But industry experts are not expecting the changes to be particularly widespread. Barry Schilmeister, a health care actuary and senior consultant at Mercer, said that "it's not likely that employers will be making a lot more carrier changes than in the past, if they're keeping their traditional programs (which most are, for now)."
• Exchanges: A patient’s current doctor may not be available through some -- or potentially any -- of the plans offered on the exchanges. There are lots of different scenarios here.
A patient’s doctor might be on an exchange plan, but the consumer might choose a cheaper alternative instead that doesn’t cover that doctor. If that consumer truly couldn’t afford the plan covering their doctor, we might call that being "forced" to switch doctors, but if someone simply chooses to save money, then they are making a choice.
Gail Wilensky, former head of Medicare and Medicaid under President George H.W. Bush, said that there is some truth to Rubio’s claim, because there is the potential for some patients to lose access to their doctor. But she said at this point, it’s not possible to predict how many people that will happen to in the first year of the exchange -- or beyond.
"Just like private plans now don’t include all the doctors, many doctors may not choose to be in the plans offered in the exchanges," she told PolitiFact. That "will depend on which companies participate in the exchanges, whether they have a relationship with those plans, and the payment rates that the plan will use for the exchange. Many states have pushed plan premiums way below what the companies thought it would take and may come in with narrow networks to live within those rates."
We interviewed spokespersons at a few health care companies and learned that United Health plans to participate in about a dozen exchanges, while Aetna plans to join about 14. Cigna currently offers individual plans in 10 states and has chosen half for initial participation in exchanges.
This means for consumers who now have a particular insurance company and have to buy a plan on the exchange, "whether your doctor might be on other plans is a crapshoot -- maybe yes, maybe no," Wilensky said.
• Medicare: Jeff Johnson, state director of Florida AARP, said that nothing in the Affordable Care Act would force patients on Medicare to switch doctors.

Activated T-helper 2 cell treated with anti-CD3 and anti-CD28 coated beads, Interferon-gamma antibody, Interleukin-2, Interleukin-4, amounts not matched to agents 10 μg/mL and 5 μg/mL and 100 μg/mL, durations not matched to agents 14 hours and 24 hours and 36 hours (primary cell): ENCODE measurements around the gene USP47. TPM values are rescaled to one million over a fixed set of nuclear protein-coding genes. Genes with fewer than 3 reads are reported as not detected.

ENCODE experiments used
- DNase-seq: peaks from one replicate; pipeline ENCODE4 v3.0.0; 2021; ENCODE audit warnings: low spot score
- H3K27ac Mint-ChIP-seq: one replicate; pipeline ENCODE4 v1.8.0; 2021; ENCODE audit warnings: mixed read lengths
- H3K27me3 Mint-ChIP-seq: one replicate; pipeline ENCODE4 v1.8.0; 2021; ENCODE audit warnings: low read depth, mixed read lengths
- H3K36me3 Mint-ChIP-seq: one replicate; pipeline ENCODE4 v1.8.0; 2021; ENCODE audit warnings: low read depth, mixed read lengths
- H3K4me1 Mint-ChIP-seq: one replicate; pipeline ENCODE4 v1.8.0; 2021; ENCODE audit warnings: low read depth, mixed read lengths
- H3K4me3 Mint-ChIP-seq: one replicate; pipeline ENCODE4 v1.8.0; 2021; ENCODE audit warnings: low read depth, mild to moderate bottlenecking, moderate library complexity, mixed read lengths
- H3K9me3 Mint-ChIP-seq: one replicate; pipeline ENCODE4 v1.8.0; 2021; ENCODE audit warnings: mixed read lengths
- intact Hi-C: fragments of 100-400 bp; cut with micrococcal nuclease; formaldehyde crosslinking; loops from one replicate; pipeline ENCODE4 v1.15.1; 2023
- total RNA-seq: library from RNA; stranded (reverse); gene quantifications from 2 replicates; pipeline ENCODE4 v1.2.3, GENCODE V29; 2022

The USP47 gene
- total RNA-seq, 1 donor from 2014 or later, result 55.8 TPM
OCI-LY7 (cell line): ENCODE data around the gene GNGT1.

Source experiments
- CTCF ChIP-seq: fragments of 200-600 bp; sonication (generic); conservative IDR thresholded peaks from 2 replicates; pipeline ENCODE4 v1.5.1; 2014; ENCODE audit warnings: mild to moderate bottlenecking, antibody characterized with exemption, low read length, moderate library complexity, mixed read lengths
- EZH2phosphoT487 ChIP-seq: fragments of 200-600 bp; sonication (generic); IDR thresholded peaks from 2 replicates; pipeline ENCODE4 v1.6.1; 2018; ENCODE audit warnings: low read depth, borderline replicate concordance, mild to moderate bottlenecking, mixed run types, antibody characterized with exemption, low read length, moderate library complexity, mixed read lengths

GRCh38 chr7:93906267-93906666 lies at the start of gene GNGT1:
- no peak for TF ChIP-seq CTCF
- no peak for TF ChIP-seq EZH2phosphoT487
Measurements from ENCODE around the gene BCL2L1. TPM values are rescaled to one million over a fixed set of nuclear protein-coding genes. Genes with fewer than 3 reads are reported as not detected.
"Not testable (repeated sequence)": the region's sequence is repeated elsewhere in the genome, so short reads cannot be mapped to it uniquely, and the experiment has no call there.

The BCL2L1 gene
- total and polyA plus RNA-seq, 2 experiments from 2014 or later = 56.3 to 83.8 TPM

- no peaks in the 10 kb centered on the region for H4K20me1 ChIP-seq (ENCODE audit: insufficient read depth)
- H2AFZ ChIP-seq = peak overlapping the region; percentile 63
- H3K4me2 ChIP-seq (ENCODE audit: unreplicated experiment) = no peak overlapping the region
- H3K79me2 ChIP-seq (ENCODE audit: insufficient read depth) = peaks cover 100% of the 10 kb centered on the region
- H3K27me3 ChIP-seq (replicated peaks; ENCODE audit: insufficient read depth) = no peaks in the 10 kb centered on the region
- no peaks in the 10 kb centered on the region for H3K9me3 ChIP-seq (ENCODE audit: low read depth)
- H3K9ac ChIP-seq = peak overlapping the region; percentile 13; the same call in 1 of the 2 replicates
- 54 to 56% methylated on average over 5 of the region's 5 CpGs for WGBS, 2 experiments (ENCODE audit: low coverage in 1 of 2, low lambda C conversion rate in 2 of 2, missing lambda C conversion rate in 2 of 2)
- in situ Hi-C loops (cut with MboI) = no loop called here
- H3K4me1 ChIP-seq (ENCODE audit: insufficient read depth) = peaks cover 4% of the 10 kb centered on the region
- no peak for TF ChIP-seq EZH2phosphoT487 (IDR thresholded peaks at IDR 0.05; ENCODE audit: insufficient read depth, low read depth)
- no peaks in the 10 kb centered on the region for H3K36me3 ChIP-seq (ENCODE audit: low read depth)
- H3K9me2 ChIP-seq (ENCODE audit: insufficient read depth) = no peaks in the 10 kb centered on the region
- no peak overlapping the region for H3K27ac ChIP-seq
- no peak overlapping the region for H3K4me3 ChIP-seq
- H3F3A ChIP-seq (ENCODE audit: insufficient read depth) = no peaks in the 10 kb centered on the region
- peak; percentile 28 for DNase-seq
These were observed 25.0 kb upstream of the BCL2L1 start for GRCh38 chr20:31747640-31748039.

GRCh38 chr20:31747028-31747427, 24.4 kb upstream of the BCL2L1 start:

Future changes to Medicare reimbursement rates for doctors "could affect doctors getting out of Medicare." However, that has been an issue years before Obamacare. The "sustainable growth rate" passed into law under President Bill Clinton is supposed to set Medicare reimbursement costs but is routinely bypassed by Congress.
"The Affordable Care Act did not include a permanent fix to that," he said.
Judith Stein, executive director of Center for Medicare Advocacy, said every year doctors decide whether to continue serving patients on Medicare or Medicare Advantage -- and that’s unrelated to Obamacare.
With Medicare Advantage, doctors consider how many of their patients are on the plan, reimbursement rates and administrative hassles
"It may be your Medicare Advantage plan may not include your doctor next year, but not because of Obamacare. ... That has always been the case and continues to be the case."
Rubio said that for people who currently have health insurance, "They have a doctor they’ve been seeing for the last 15 or 20 years, they won’t be able to keep going to that doctor," due to Obamacare.
Rubio ignores the fact that without Obamacare, patients can lose access to their doctor when their employer switches plans or they switch (or lose) jobs.
Some patients who buy health insurance through the exchange could lose access to their current doctor, but it’s difficult to predict how many.
We rate this claim Mostly False.